Monthly Archives: September 2011

while the Sitar gently sings

A Sitar conjures up childhood memories of living-room soirées in India where someone would play to an entranced audience of family and friends. At the time I did not know that this ancient Indian instrument had already been introduced by George Harrison of The Beatles to a huge rock-n-roll fan base in the West.

My family moved to the US in the late 70s. I’ve heard the solemn riffs of The Sitar in many popular Western songs and attended classical Indian concerts where the Sitar played a key role. Last Friday, however, when Rob Myers of the Thievery Corporation plucked the strings at a live concert in Oakland, I felt an unanticipated resonance. Listening to the sounds at a rock concert connected me back to the childhood memories and to the distance I have traveled literally and figuratively.

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Posted by on September 23, 2011 in 60s music, classical, listening, memory, Sitar, sound


listen and dance

A man slouches in a wheelchair. His body is still except for his hand which covers some switches on the right side of the wheelchair. Not far from him, directly in front of the stage, two young girls are jumping up and down, their hip-length hair making wide arcs around their back.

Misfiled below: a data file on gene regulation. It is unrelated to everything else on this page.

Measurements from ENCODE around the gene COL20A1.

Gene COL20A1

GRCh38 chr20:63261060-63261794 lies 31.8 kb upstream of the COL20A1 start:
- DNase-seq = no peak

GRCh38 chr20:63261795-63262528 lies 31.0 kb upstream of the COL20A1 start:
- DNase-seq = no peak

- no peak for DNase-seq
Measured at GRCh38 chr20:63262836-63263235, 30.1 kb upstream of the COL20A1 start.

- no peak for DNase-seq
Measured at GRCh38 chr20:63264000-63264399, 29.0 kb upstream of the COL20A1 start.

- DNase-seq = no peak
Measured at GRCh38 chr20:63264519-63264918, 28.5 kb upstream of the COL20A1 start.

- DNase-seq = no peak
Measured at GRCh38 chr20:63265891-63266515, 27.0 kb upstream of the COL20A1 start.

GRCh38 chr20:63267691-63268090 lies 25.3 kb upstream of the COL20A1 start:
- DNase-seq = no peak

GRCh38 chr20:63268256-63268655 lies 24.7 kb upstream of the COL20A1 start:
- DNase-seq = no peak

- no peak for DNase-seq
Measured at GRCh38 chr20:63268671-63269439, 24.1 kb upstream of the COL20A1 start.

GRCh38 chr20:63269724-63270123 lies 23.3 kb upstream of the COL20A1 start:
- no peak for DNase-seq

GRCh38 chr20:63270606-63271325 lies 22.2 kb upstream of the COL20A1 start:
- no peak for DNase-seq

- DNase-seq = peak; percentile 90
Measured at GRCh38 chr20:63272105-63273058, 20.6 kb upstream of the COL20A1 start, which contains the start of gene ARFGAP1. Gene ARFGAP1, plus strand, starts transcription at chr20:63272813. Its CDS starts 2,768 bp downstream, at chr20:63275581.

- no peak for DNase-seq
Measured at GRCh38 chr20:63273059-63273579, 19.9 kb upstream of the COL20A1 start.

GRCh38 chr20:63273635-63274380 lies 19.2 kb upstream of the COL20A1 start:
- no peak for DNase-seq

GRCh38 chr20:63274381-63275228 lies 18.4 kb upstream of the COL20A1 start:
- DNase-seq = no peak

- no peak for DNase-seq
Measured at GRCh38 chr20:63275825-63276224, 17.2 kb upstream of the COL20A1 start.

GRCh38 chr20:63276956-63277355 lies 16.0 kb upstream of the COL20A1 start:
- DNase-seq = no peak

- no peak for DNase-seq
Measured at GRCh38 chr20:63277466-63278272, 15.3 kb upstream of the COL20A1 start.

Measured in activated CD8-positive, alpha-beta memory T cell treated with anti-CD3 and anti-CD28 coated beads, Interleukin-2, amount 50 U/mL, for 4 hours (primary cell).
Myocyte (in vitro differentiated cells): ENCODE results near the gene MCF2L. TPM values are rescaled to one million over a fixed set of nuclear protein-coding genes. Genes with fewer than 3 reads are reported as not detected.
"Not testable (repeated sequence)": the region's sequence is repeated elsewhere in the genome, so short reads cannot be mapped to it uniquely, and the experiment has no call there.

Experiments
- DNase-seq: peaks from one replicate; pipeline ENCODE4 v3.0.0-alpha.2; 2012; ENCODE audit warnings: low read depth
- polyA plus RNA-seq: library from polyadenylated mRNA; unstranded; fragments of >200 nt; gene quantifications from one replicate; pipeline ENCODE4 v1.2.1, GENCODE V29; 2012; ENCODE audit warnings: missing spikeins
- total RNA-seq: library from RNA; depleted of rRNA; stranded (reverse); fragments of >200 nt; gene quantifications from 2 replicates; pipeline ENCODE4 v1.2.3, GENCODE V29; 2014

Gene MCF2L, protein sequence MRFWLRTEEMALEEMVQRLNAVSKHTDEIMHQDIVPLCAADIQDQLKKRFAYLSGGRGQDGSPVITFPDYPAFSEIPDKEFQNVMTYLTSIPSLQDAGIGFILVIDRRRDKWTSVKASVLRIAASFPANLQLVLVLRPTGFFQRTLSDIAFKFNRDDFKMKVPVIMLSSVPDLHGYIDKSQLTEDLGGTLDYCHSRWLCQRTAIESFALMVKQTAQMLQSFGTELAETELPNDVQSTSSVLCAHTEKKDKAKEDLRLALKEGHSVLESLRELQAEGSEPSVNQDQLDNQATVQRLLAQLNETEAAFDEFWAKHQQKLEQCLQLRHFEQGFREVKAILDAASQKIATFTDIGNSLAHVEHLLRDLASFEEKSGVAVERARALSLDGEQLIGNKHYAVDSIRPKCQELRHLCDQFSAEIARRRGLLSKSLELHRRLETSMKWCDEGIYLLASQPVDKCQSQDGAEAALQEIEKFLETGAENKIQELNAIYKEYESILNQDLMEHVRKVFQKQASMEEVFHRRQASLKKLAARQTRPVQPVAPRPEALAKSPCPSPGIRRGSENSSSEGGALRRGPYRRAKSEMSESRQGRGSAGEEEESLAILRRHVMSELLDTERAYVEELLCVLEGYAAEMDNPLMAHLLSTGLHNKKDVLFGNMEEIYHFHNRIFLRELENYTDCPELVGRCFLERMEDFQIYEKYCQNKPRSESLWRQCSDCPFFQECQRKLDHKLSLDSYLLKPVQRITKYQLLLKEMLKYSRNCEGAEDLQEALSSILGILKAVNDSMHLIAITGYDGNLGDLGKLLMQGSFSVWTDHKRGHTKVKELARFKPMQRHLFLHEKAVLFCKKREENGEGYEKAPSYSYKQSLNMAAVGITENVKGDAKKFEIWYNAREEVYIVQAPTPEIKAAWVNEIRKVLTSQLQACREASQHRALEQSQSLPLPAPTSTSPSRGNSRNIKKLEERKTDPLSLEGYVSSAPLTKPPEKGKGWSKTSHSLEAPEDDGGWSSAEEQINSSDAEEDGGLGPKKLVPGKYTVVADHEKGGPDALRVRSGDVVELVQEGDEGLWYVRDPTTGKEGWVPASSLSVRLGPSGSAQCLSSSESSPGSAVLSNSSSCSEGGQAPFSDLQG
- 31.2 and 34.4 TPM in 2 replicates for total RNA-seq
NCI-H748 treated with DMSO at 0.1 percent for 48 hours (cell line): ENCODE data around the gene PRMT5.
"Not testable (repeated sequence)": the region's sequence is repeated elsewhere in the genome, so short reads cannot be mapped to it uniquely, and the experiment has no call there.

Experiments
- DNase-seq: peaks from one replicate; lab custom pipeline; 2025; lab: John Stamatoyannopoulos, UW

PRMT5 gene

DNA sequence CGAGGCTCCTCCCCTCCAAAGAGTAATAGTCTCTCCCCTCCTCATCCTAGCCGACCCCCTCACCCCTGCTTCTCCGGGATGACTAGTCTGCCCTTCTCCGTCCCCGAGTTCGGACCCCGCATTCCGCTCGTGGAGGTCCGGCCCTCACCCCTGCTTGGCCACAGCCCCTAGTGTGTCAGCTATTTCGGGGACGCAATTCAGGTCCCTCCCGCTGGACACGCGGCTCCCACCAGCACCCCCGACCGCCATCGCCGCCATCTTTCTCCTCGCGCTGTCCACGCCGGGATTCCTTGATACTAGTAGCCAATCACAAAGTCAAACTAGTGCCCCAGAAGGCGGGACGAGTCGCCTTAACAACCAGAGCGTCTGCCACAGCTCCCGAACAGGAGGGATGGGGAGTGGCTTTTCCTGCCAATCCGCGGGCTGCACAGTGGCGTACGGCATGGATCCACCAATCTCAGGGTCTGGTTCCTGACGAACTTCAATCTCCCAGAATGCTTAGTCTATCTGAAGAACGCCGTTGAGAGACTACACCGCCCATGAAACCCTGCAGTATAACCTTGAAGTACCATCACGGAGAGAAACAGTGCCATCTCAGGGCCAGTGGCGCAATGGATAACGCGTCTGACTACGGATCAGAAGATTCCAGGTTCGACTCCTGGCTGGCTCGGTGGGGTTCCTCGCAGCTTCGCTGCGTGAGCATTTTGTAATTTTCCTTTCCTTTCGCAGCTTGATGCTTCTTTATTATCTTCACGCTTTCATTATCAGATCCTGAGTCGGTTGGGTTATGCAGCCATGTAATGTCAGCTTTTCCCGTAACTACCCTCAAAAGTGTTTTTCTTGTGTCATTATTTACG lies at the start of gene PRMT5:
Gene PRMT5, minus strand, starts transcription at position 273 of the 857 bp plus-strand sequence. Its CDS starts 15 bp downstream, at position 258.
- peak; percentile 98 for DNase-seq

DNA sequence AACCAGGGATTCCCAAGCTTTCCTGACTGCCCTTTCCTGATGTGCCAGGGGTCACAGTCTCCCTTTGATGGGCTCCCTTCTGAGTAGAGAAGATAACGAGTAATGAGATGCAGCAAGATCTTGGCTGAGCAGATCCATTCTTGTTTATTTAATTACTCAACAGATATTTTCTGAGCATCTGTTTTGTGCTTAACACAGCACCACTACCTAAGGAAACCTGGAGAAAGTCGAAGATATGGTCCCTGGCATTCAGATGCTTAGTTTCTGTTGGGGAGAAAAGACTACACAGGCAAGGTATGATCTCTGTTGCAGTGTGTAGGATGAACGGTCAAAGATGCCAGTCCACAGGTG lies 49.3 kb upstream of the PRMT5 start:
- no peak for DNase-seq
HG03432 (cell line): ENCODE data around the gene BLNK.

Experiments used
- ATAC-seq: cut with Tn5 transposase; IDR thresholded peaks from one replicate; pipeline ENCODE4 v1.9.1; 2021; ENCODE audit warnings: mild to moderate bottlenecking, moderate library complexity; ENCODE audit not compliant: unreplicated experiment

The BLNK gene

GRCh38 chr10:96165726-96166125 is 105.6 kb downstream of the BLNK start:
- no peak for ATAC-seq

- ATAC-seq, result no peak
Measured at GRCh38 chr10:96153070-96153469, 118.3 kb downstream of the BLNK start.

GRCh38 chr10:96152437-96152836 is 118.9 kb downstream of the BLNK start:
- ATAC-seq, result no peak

I recall seeing the women three hours earlier and they were doing the same exact dance. I wonder about their experience of the music and that of the man in the wheelchair. I consider my own night.

The headliners now playing, Forrest Day, bring a range of jazz/pop/rap/rock sound to the club. Sometimes I just listen to their lyrics and sound and sometime I move if the music powers my body. I’m impressed enough to consider looking them up later on YouTube.

The previous band, Oona, was more about danceabilityand and connecting to the audience than the lyrics. The lead singer had stylish bottled blonde hair, an off the shoulder shimmery shirt and sexy shorts that focused the attention on her. She connected to the audience by talking in-between sets and by going off stage into the audience. I don’t remember any of their songs or music but I had a great time dancing and enjoyed the show.

The opening act, Lavish Green, was more about sound than about lyrics as I couldn’t decipher the lyrics despite the club being somewhat empty when they came on. I sipped my gin-and-tonic and danced but I also wished that the volume was lower so that I wouldn’t feel so overpowered by the sound and need to yell so that my friend could hear what I was saying.

I look over to the man in the wheelchair, the women jumping around, the rest of the audience listening or dancing or doing both. Everyone is transported, somehow. And that’s all that matters.

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Posted by on September 16, 2011 in sound